This species is very close to Eriosema verdickii var. schoutedenianum[
Eriosema schoutedenianum auct.
Eriosema lebrunii is a decumbent, perennial plant, producing one to several slender, sparsely branched stems 10 - 30cm tall, from a globose or turnip-shaped tuber that is around 30mm x 15mm[
The plant is harvested from the wild for local use as a food
Tropical Africa - Nigeria, Cameroon, eastern DR Congo, Rwanda, Burundi, Tanzania, Malawi, Zimbabwe, Mozambique
Savannah, clearings, rocky ground, pastures, secondary grassland, marshy grasslandd, roadside edges, bare clayey soil; at elevations from 1,500 - 2,400 metres[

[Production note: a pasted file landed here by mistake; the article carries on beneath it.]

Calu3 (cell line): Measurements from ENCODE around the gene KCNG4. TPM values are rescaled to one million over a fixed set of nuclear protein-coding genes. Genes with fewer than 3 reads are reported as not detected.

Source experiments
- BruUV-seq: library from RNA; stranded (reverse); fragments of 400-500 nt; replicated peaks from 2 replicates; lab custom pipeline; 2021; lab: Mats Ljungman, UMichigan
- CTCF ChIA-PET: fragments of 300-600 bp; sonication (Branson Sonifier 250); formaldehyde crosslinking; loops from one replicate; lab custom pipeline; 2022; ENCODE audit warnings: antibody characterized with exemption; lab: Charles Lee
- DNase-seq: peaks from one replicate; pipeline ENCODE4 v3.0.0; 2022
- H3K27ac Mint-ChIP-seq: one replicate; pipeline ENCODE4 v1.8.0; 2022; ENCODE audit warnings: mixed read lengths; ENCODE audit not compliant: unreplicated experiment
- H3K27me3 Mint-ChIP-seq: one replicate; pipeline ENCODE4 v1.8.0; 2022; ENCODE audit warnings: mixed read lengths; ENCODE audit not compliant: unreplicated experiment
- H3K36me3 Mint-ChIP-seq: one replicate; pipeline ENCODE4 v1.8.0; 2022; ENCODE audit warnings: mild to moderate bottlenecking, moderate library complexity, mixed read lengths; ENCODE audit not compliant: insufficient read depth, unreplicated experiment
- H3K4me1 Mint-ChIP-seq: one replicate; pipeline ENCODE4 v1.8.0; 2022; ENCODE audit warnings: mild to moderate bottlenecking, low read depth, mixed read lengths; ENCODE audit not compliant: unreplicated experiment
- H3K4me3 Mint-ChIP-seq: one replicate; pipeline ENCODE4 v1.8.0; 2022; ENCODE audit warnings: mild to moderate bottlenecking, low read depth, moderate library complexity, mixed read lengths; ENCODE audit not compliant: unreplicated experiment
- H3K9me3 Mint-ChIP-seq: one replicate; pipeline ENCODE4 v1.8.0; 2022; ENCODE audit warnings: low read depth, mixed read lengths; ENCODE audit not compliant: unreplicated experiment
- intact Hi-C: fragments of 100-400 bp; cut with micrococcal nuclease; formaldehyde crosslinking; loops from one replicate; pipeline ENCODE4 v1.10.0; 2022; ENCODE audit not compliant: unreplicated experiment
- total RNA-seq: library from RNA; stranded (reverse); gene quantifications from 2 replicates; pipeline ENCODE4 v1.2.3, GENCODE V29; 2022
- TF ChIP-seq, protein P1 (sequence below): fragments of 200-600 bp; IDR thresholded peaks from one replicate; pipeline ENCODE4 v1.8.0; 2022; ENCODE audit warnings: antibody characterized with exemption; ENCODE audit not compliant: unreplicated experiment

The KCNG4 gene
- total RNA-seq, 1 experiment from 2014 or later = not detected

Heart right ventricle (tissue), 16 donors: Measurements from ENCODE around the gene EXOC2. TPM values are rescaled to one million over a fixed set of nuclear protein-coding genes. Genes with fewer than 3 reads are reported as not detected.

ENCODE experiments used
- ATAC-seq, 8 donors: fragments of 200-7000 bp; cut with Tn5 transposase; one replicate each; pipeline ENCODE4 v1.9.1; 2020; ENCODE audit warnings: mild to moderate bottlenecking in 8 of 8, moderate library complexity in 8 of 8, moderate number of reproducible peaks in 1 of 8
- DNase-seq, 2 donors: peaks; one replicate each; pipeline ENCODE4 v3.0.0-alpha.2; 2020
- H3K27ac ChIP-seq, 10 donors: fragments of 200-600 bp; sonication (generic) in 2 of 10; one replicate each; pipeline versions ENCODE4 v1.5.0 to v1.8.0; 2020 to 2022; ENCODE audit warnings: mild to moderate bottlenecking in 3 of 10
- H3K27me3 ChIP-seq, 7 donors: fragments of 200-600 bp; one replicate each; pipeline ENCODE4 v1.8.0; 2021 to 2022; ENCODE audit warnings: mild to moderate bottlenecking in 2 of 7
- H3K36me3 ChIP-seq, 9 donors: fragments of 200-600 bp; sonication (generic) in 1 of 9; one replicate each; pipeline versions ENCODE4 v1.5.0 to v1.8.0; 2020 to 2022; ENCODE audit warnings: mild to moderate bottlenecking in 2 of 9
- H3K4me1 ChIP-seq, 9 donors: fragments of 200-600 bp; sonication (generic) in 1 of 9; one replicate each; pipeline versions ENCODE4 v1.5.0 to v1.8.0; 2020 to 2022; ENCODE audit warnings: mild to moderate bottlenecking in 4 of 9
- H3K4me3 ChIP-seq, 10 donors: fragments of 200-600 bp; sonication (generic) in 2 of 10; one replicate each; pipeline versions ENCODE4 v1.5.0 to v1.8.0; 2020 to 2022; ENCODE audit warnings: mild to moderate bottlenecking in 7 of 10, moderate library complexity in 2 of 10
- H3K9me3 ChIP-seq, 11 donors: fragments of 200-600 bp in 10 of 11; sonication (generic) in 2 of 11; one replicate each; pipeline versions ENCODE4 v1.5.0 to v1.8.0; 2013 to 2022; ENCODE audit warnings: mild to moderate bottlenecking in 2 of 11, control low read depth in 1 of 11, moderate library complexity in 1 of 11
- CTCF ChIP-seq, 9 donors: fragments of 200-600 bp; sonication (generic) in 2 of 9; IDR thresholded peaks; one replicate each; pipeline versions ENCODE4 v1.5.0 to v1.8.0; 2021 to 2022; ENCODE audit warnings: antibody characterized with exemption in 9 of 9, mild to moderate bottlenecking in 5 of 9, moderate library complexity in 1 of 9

This species has a symbiotic relationship with certain soil bacteria; these bacteria form nodules on the roots and fix atmospheric nitrogen. Some of this nitrogen is utilized by the growing plant but some can also be used by other plants growing nearby[
]. The globose tuber is 20 - 30mm x 15mm[
Like many species within the family Fabaceae, once they have ripened and dried the seeds of this species may benefit from scarification before sowing in order to speed up and improve germination. This can usually be done by pouring a small amount of nearly boiling water on the seeds (being careful not to cook them!) and then soaking them for 12 - 24 hours in warm water. By this time they should have imbibed moisture and swollen - if they have not, then carefully make a nick in the seedcoat (being careful not to damage the embryo) and soak for a further 12 hours before sowing[
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